Neurological or chronic health issues that could prevent natural swallowing include respiratory issues or infections, enlarged throat, a history of seizures, and even psychological issues like severe anxiety, depression, or hyperactivity.
Your Dog Has Swallowed The Substance Within The Two Hour Window And Is Not Showing Symptoms Of Illness
The sooner you induce vomiting in your dog, the better the chance that you will have to successfully expel the toxic substance fully from his system. If you are still within the two hour time frame and all of the above requirements are met, it should be safe to move on to learn how to make a dog throw up.
What To Do Before You Make Your Dog Throw Up
For the most part, it is safe to induce vomiting in healthy, qualifying dogs. Though not all dogs should have vomiting induced.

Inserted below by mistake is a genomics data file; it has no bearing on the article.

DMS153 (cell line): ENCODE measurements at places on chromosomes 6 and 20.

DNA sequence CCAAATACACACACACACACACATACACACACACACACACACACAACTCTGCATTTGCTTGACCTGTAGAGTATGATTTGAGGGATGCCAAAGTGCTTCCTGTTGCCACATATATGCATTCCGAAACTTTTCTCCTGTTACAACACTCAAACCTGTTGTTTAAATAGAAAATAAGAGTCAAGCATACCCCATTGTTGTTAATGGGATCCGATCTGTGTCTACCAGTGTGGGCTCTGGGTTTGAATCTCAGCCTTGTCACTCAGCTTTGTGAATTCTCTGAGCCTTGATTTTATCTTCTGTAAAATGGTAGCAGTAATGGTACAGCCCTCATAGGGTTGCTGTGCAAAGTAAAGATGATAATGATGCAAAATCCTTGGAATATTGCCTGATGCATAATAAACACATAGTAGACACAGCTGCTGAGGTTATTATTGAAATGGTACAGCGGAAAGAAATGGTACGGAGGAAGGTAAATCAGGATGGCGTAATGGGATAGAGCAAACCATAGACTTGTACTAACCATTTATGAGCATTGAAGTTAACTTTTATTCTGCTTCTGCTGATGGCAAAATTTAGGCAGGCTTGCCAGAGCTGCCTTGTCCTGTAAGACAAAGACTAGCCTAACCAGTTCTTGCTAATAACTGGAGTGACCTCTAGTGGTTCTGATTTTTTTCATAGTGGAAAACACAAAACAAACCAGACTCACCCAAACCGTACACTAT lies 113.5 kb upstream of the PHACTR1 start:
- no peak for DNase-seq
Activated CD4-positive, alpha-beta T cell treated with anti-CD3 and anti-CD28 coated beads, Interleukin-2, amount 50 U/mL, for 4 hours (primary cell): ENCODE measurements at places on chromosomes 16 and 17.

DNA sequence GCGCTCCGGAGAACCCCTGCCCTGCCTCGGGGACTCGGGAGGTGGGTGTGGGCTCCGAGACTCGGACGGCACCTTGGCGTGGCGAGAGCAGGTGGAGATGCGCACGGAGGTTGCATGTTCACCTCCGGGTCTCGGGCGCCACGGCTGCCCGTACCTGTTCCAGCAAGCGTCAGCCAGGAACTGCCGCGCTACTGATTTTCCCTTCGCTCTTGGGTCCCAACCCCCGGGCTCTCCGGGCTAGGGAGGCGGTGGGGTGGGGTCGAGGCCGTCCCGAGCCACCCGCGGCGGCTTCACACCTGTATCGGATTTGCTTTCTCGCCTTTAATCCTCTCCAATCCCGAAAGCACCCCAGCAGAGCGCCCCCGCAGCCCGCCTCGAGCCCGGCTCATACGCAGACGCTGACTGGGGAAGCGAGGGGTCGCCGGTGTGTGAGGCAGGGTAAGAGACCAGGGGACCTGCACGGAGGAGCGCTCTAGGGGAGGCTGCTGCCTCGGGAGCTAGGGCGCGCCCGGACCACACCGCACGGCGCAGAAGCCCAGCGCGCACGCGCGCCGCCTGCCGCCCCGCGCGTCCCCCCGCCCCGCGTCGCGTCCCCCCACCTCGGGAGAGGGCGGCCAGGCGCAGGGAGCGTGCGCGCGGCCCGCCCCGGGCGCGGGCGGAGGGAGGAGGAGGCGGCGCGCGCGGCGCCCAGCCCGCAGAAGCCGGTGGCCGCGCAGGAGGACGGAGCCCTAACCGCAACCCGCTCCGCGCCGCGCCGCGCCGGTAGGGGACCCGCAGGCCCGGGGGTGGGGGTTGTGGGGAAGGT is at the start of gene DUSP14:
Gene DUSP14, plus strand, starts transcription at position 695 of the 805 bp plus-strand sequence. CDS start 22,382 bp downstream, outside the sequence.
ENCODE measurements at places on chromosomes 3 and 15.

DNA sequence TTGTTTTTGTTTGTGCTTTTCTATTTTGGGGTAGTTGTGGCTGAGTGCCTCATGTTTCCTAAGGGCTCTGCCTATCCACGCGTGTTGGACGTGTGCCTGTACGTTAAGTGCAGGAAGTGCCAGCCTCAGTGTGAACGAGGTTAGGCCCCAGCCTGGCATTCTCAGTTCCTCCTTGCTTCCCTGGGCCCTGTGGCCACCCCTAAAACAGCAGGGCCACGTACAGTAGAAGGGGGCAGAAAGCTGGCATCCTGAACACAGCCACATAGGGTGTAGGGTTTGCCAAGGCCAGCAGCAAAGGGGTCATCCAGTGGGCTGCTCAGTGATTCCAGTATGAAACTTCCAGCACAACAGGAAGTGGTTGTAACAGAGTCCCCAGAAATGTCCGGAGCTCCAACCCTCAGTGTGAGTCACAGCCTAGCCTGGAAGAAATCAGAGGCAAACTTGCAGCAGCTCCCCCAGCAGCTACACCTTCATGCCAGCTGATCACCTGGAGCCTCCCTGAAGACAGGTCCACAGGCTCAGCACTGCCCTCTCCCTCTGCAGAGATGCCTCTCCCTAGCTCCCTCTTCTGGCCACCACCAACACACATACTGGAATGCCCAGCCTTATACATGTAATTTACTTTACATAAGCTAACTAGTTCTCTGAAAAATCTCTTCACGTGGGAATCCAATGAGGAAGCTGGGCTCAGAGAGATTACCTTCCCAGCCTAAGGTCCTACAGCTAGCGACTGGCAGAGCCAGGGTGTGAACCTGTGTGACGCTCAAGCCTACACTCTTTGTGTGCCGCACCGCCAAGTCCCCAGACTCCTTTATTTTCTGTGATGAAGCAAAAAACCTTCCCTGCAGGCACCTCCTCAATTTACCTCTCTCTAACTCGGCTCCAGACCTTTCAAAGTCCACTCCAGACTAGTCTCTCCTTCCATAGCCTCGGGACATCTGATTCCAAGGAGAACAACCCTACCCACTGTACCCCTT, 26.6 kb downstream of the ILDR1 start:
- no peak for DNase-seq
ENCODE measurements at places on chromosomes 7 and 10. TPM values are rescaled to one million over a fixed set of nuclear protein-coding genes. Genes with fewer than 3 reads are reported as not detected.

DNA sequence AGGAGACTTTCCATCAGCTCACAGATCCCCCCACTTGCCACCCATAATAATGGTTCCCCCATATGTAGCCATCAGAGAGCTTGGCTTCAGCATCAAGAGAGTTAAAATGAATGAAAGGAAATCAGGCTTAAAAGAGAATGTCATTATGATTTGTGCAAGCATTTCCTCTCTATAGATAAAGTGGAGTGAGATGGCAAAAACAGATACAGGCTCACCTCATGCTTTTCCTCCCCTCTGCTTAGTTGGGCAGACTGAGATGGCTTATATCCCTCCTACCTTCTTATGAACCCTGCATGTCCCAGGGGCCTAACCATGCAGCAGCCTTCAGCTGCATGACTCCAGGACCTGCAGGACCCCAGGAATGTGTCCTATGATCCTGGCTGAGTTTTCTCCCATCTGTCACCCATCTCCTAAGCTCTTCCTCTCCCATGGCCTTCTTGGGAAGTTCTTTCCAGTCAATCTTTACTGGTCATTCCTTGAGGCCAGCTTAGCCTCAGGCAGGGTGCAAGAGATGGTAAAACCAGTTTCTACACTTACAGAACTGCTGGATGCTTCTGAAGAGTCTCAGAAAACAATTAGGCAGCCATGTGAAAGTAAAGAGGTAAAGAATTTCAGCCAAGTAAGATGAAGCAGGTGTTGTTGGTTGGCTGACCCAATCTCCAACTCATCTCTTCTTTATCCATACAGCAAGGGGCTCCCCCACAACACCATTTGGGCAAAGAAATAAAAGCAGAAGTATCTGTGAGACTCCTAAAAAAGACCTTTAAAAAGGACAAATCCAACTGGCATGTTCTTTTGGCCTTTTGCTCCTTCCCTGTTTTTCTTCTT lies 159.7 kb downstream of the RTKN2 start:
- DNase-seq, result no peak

Before you make your dog throw up, there are some steps you should take.
- CALL YOUR VETERINARIAN
We know we’ve covered this but we will cover it again. If your dog has ingested something toxic and you need to know how to make a dog throw up, the first thing you should do is call your vet. If it is after hours or you can’t get a hold of your veterinarian, you should call the ASPCA Pet Poison Helpline at (888) 426-4432.
Both your veterinarian or the ASPCA Pet Poison Helpline Center are great resources for helping provide you with the do’s and don’ts of how to make a dog throw up. Most importantly, they will be able to help you determine whether or not this is a life threatening emergency and if your dog needs to be seen urgently.
- KNOW THE PRODUCTS TO AVOID
The internet is good for a lot of things, but it can be determinaetnal for those trying to research something like how to make a dog throw up. Be careful where you get your information, and make sure any products you use to induce vomiting are dog safe.